The Journey of Reconciliation: The Freedom Rides in Chapel Hill

October 27, 2011 - October 27, 2011

In 1947, an interracial group of sixteen civil rights activists, including Bayard Rustin and George Hauser, set out to test the Supreme Court’s ruling banning segregation on interstate travel. Known as the “Journey of Reconciliation”, the group of Freedom Riders traveled from Washington D.C. throughout the South, often encountering resistance and threats. When they stopped in Chapel Hill, they faced violence from a group of angry citizens, and were able to take refuge in the home of Rev. Charles Jones, a local minister and social justice activist. The Freedom Riders were arrested and prosecuted for disturbing the peace.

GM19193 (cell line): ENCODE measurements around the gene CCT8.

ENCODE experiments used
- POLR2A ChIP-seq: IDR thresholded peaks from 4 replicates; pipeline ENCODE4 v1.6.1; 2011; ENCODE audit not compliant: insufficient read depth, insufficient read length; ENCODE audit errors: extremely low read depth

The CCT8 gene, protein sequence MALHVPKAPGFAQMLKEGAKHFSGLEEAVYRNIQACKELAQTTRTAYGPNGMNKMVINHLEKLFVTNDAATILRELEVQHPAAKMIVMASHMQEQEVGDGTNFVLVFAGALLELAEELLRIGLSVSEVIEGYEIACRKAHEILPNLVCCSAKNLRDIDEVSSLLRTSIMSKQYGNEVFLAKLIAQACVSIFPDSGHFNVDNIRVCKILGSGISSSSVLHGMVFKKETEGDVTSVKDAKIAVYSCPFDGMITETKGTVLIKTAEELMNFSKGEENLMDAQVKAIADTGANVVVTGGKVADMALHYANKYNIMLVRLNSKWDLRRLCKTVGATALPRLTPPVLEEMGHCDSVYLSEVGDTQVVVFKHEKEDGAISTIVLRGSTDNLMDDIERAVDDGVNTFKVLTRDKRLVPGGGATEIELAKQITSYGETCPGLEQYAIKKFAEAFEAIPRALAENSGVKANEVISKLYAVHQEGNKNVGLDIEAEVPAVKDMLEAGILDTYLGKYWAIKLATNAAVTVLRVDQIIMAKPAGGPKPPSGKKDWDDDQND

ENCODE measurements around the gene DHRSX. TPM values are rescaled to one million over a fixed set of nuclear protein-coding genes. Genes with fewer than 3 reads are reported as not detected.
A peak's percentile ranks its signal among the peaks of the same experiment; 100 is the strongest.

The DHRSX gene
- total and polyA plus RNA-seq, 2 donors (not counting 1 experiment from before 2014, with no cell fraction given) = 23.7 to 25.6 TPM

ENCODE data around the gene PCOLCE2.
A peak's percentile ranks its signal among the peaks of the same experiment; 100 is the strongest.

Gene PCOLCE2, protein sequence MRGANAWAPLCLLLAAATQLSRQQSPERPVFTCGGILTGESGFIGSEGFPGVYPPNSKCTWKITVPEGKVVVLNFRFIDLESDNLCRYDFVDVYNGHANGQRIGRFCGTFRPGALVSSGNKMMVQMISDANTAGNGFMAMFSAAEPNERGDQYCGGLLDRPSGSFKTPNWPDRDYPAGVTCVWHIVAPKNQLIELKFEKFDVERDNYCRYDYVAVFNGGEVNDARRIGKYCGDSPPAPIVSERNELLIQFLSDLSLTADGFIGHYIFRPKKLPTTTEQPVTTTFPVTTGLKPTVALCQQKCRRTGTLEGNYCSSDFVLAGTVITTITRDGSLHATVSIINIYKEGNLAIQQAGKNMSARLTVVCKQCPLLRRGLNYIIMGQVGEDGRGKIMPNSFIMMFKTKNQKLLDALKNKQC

The Journey of Reconciliation was a critical precursor to the Freedom Rides and civil rights protests of the 1950s and 1960s. The items from North Carolina Collection and the Southern Historical Collection are a powerful testament to the tremendous efforts of a coalition of students, community members, and others who fought to ensure social justice and civil rights for all individuals.

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